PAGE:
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Motorcycle Accident Checklist

1. Listen/Observe.

Pay attention to what the other person involved in the accident says and does at the accident scene. Especially take note if they say things like, “I wasn’t watching,” or “It was my fault,” or “I didn’t see you.”

2. Do not say anything that could put you at fault.

Never say, “It was my fault,” or “I lost control of my bike.” Law enforcement and emergency room staff will ask you questions about the accident. Focus on what the other driver did or did not do. Keep your answers honest, simple and short.

3. Go to the emergency room.

It is essential that you have your injuries checked by medical professionals. The ER doctors and nurses can determine the extent of your injuries and help you minimize your pain and deal with your injuries.”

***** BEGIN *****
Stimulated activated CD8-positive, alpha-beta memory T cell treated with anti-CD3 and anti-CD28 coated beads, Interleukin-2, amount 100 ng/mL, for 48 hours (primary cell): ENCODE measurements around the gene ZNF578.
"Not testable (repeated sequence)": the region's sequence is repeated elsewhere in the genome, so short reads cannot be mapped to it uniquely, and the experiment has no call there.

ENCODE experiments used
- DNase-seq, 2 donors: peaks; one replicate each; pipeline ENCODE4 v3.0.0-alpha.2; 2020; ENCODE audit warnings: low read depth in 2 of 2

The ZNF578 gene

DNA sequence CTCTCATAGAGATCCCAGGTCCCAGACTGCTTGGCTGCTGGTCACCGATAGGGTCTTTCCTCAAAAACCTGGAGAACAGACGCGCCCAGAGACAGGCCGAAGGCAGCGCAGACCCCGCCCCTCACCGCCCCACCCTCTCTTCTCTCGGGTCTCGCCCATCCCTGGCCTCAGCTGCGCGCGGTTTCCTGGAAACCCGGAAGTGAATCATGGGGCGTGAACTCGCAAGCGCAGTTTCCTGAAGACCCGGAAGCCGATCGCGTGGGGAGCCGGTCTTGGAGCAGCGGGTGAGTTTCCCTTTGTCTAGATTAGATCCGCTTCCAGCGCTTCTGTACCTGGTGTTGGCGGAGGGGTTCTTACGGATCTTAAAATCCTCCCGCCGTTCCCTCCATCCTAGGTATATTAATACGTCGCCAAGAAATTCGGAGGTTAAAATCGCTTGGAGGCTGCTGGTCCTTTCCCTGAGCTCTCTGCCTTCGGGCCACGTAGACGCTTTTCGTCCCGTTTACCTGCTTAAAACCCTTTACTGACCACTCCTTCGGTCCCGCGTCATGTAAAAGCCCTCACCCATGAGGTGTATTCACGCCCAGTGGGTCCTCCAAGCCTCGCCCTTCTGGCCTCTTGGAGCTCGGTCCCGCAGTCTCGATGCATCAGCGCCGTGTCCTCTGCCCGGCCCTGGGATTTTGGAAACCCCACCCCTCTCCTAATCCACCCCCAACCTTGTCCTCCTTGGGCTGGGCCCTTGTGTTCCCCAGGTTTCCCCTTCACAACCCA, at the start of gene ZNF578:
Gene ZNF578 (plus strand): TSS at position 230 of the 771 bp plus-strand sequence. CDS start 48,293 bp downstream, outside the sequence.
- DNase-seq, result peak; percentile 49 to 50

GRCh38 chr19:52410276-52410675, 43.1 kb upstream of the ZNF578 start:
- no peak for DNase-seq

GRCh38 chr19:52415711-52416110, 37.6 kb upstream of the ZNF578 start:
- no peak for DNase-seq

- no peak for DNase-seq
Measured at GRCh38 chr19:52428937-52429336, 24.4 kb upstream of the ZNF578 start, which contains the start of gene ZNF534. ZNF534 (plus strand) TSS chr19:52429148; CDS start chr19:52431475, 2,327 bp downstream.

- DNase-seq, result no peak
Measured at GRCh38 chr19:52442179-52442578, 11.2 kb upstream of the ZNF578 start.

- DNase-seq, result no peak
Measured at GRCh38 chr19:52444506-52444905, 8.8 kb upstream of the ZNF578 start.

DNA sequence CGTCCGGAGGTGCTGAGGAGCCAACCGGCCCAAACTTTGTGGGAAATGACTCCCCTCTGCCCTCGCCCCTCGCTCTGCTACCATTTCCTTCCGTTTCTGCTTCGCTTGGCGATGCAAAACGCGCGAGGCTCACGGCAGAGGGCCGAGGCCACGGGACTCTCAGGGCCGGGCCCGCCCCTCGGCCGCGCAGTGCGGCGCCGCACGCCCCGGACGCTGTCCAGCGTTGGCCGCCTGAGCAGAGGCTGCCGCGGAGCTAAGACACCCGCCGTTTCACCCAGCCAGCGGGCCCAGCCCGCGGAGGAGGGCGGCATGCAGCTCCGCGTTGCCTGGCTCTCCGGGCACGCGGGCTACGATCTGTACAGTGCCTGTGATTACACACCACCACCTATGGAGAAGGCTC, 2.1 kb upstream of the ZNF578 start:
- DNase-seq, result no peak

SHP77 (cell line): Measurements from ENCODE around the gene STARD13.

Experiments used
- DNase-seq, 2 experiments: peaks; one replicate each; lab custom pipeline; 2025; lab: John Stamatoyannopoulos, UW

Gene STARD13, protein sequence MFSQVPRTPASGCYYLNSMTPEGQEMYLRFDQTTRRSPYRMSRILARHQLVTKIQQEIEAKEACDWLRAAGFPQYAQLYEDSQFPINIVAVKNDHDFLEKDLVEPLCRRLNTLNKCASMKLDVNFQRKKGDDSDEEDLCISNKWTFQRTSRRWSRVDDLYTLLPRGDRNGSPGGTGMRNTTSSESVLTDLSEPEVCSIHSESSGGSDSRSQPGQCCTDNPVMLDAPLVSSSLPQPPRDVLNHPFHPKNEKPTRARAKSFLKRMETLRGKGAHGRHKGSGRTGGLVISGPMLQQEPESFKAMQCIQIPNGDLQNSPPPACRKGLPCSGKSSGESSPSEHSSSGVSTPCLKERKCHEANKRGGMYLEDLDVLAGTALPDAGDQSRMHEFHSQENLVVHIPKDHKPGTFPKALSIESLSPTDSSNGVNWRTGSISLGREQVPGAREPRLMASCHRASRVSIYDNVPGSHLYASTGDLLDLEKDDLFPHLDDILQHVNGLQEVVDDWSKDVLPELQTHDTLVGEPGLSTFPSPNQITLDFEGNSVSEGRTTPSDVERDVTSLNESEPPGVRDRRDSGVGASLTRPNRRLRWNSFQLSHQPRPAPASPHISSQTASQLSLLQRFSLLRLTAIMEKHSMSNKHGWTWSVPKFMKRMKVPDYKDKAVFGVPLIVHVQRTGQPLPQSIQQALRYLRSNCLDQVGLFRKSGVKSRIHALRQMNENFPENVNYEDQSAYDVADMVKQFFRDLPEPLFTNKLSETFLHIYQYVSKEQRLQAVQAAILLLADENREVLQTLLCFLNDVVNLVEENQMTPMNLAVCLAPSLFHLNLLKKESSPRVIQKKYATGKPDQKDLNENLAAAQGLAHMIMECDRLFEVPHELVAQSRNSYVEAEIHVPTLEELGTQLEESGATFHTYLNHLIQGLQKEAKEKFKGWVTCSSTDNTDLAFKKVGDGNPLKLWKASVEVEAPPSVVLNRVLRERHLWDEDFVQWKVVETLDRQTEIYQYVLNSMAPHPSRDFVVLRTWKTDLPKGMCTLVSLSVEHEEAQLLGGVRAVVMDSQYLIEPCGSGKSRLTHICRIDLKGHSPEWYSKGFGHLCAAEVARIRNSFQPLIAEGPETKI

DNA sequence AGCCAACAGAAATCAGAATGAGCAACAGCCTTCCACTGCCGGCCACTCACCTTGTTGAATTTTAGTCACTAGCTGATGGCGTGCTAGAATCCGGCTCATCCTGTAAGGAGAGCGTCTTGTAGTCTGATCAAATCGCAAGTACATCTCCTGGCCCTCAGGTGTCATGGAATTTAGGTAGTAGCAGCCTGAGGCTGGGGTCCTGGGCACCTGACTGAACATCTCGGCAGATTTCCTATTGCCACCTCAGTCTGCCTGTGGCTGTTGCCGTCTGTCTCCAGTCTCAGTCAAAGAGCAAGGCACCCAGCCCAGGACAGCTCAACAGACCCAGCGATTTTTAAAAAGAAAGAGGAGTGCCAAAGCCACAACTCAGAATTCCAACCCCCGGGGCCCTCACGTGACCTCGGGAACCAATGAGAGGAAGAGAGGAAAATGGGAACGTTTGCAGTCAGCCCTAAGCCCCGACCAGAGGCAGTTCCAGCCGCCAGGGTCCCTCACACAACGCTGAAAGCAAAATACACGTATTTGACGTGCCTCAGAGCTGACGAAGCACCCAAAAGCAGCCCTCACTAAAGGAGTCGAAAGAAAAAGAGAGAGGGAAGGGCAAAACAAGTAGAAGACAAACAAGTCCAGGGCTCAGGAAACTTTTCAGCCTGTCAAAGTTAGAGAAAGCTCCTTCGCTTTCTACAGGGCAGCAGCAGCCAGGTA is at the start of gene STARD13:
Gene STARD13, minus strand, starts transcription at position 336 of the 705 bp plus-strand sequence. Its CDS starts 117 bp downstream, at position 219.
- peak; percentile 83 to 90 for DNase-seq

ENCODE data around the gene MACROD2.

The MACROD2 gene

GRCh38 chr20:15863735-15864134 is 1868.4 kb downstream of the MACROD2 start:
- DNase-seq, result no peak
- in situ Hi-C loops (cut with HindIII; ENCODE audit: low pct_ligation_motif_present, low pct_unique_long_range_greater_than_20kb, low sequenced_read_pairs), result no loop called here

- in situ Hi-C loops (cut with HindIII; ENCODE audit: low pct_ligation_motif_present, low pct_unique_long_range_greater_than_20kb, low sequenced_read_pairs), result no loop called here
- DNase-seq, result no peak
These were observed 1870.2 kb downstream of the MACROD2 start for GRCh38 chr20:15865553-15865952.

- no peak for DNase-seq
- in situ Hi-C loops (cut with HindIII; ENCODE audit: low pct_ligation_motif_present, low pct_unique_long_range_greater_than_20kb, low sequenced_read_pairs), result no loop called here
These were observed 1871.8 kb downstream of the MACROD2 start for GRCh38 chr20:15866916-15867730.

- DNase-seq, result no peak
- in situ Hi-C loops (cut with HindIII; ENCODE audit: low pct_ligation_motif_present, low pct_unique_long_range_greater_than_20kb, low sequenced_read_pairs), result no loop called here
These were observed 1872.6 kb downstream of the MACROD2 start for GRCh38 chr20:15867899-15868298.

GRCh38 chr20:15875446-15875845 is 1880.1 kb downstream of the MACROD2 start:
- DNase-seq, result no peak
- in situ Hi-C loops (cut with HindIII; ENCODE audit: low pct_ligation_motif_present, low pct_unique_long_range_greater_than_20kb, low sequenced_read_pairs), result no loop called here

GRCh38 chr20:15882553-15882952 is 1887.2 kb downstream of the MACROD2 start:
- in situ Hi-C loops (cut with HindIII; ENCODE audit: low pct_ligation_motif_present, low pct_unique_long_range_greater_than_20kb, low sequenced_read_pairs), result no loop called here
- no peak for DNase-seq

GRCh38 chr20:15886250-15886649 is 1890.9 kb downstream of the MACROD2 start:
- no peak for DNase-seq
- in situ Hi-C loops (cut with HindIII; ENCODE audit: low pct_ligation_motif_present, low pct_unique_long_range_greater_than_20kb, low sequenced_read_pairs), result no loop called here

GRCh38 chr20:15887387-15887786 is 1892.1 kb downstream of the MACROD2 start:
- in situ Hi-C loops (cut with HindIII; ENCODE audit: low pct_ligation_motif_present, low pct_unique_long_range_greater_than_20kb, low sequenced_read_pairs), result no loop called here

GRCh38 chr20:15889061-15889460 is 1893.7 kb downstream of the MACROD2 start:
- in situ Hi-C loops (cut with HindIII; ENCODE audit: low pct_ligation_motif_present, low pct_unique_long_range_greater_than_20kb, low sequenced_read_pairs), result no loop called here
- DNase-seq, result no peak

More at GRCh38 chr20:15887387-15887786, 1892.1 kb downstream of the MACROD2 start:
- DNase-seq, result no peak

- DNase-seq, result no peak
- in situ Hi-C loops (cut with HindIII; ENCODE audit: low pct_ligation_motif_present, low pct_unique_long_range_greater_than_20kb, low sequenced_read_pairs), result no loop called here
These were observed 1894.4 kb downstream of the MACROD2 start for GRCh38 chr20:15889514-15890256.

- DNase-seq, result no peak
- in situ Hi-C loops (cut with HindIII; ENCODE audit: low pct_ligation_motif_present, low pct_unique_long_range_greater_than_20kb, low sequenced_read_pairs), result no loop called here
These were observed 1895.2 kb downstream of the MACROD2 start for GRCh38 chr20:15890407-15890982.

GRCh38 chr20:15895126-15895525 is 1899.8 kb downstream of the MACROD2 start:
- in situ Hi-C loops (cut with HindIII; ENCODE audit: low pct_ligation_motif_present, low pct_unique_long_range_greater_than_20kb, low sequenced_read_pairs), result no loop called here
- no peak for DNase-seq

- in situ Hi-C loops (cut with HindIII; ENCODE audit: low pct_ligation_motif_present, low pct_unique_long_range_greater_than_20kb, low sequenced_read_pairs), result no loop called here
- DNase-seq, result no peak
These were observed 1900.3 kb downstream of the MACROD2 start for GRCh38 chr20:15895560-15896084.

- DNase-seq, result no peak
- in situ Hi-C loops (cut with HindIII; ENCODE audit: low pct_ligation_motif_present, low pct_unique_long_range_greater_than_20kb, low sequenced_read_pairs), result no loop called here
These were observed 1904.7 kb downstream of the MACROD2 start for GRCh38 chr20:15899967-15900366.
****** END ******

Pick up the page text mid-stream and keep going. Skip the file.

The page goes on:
4. Follow up with your physician.

A few days after your visit to the emergency room, follow up with your regular physician. Be sure to tell your doctor of any sources of pain. Keep all appointments with your doctor or any specialists.

5. Do not talk about the accident with anyone, including your doctor.

Assume that any statements you make about the accident will be written down and can be used later in court. Simply talk about your injuries and any pain you may be suffering.

6. Take a lot of photos.

If your injuries are visible (black and blue marks or open wounds, for example), take photos of them. Take photos of your damaged bike. Take photographs of your injuries on a weekly basis for as long as they are visible. Images help tell the story better than words if your matter goes to trial.

7. Keep a journal.

Write down your problems and pain caused by the accident and resulting injuries. This will help you tell your story to the jury if the case goes to trial. They will need to hear how your injuries hindered your daily life and kept you from doing what you normally would do.

(Motorcycle Accident Checklist provided by Elk & Elk Co., Ltd.)

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